The quote below can be taken out of context, as ego run amok. And it shouldn’t. Derrick Williams — the Arizona star who No. 2 overall to Minnesota in the last NBA draft — said what I would want any No. 2 pick to say.
He said he thought he should be No. 1.
You want that fire. Even if it’s Michael Beasley picked behind Derrick Rose, you want the No. 2 guy to feel he could have been No. 1. Here is exactly what Williams said to Grantland.
I thought I should’ve (gone No. 1). I always have faith in myself. But you know, one or two, there’s not much of a difference right there. I’m happy with no. 2. I feel like Minnesota was a better spot for me anyways. Sometimes going one step lower can be a great thing, it could be a better fit, and I think for me it was.
Williams has a nice outside shot, can score in transition at the NBA level and is athletic. He’s going to put up points in Minny. He looked good in the free-flowing pro-am games of summer because it fits his style. But there are a lot of questions about how well he can defend at the next level, his ability to make smart plays within the half-court offense (especially when doubled) and his rebounding.
There are questions about No. 1 pick Kyrie Irving, too. But in today’s no-touch-on-the-perimeter NBA, a very good point guard is incredibly valuable. That gives Irving a potentially higher ceiling, a building block for a Cavaliers team that is starting from almost the ground up. So the pick made sense.
But if Williams is truly motivated and improves his game, in a few years we could be wondering why he wasn’t No. 1 overall.
When De’Aaron Fox and Malik Monk declared for the NBA draft, they jumped in with both feet, hiring agents.
A third Kentucky freshman, Bam Adebayo, took a more cautious approach – until now.
Jon Rothstein of FanRag Sports:
Adebayo is a borderline first-round pick.
He’s a ferocious dunker. All his best skills – motor, explosiveness, physicality – come together to produce slams.
But Adebayo is an underwhelming shot-blocker and rebounder, and those same tools should translate. That speaks’ to his focus.
He has a center’s game. But at 6-foot-10 with a 7-foot-1.5 wingspan, does he have a center’s size? Adebayo can’t step away from the basket or handle the ball, so if he can’t bang with NBA centers, he’s in trouble.
The Rockets were trying to protect a two-point lead as they inbounded with 7.8 seconds left in Game 4 against the Thunder on Sunday, and James Harden wanted the ball. So, the Houston star pushed off Alex Abrines.
The play still turned chaotic – Russell Westbrook tipping the inbound pass and Eric Gordon recovering the loose ball – but it never should have gotten that far. Harden should have been called for an offensive foul, according to the NBA’s Last Two Minute Report:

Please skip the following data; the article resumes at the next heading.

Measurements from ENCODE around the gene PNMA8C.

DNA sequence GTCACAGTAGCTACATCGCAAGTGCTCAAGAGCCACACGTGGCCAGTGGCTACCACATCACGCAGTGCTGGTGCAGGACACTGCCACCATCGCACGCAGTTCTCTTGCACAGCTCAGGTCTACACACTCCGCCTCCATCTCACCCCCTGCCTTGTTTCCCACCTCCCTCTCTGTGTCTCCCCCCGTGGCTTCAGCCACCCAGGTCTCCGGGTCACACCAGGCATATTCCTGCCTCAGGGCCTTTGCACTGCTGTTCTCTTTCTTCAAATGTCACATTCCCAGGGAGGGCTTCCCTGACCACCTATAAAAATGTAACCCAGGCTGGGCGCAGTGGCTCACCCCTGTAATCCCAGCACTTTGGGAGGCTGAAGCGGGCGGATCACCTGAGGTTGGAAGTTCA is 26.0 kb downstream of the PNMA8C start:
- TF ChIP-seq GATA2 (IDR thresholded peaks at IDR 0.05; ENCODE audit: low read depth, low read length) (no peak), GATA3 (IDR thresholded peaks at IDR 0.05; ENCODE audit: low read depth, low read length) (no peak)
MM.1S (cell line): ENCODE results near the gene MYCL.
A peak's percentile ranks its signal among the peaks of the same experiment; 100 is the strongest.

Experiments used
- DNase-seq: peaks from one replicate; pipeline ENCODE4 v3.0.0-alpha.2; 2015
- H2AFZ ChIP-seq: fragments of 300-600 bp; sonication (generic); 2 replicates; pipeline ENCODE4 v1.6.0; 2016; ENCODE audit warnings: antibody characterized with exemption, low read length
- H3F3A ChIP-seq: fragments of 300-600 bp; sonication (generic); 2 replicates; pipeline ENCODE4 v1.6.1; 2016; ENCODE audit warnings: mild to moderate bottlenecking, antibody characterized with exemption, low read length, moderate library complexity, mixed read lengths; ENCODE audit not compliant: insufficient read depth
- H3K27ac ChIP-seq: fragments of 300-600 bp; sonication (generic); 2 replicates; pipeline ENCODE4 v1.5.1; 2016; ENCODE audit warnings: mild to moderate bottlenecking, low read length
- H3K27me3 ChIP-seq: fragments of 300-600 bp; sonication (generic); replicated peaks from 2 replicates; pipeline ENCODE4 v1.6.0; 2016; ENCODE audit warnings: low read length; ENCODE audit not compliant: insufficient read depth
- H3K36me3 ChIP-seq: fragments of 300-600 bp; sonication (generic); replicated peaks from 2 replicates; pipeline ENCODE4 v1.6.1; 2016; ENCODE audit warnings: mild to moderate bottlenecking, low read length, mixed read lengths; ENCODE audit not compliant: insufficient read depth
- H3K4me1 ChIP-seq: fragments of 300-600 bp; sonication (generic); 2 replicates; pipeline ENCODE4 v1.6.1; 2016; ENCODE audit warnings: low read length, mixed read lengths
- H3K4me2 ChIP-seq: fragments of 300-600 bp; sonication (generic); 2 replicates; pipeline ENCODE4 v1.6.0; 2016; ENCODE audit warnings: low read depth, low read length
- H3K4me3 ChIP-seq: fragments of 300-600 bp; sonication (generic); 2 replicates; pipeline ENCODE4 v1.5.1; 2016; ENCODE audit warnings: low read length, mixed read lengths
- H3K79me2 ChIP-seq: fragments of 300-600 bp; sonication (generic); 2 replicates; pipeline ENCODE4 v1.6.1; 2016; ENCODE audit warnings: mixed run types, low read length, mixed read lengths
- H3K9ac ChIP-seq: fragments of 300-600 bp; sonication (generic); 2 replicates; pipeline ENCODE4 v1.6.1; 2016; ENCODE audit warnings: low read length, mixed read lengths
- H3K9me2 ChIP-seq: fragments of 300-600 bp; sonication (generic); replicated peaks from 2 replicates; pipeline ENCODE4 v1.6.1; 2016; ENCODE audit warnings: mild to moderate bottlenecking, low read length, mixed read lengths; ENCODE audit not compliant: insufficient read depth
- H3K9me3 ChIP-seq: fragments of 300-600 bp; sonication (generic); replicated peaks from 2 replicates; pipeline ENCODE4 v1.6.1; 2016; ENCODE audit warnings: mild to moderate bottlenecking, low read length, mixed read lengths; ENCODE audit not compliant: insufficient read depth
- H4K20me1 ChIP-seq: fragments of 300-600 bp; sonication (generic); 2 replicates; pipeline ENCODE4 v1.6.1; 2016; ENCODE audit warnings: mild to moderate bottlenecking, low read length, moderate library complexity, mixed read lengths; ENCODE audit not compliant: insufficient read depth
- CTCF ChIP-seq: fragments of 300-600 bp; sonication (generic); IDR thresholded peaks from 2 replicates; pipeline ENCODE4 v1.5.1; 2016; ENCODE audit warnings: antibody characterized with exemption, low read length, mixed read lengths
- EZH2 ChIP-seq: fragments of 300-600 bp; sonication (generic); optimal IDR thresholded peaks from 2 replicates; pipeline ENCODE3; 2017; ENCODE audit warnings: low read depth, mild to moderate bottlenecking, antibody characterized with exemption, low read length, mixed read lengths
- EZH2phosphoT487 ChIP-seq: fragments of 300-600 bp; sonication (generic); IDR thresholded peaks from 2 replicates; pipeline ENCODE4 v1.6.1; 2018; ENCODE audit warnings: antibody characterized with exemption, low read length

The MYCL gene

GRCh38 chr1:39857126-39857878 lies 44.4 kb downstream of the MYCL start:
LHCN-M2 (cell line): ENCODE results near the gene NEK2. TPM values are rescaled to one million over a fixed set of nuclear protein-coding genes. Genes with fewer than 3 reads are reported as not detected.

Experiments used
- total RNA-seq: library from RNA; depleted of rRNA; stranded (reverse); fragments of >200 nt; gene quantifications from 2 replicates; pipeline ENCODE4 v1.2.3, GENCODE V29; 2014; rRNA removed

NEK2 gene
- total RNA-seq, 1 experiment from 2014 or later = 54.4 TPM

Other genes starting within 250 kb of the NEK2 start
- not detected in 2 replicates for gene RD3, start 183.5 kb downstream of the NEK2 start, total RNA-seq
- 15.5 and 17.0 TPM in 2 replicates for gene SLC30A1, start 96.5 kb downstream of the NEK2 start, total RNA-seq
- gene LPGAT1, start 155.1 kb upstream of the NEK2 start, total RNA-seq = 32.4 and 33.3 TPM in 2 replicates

Harden (HOU) pushes off Abrines (OKC) to create space during the inbound.
A correct call would have given Oklahoma City the ball down two with 7.8 seconds left and a real chance to tie or take the lead.
Instead, the Thunder had to intentionally foul Gordon, who hit two free throws to effectively ice a 113-109 Rockets win. Houston now leads the first-round series, 3-1.
The Cavaliers outscored the Pacers by just 16 points in their first-round series – tied for the narrowest margin ever in a four-game sweep. (The Warriors also outscored the Washington Bullets while sweeping the 1975 Finals.)
So, each Cleveland-Indiana game was close, including Sunday’s Game 4, which the Cavs won 106-102.
LeBron James hit a 3-pointer with 1:08 left to put the Cavaliers up 103-102, and they added a few free throws after intentional fouls to produce the final margin. But LeBron travelled with 1:14 left while making his move to get that 3-pointer, according to the NBA’s Last Two Minute Report:
James (CLE) moves his pivot foot at the start of his dribble.
A correct call would’ve ended Cleveland’s possession and given Indiana the ball with a two-point lead. Instead, the Pacers had only one possession before they had to begin intentionally fouling.
Would Indiana have won if the travel were called? Probably, though the odds would have been only slightly better than a coin flip.
Would the Pacers have won the series if the travel were called? Probably not. No team has ever overcome a 3-0 deficit, and even a Game 4 win was far from guaranteed with a travel call. But they might have at least felt better about not getting swept.
“Give all praise to Norman Powell with his energy, his athleticism, his passion, just everything he brought to us this series.”
That was Kyle Lowry talking about what his Raptor Norman Powell, who put up a career playoff best 25 points in the Raptors’ Game 5 win. Powell played good defense on Khris Middleton and drained some deep threes to help Toronto pull away in this one. Lowry was so impressed after the game at a press conference he told the media to ask Powell questions, not him.
Oh, and Powell threw down some huge dunks, too. Just check out the video.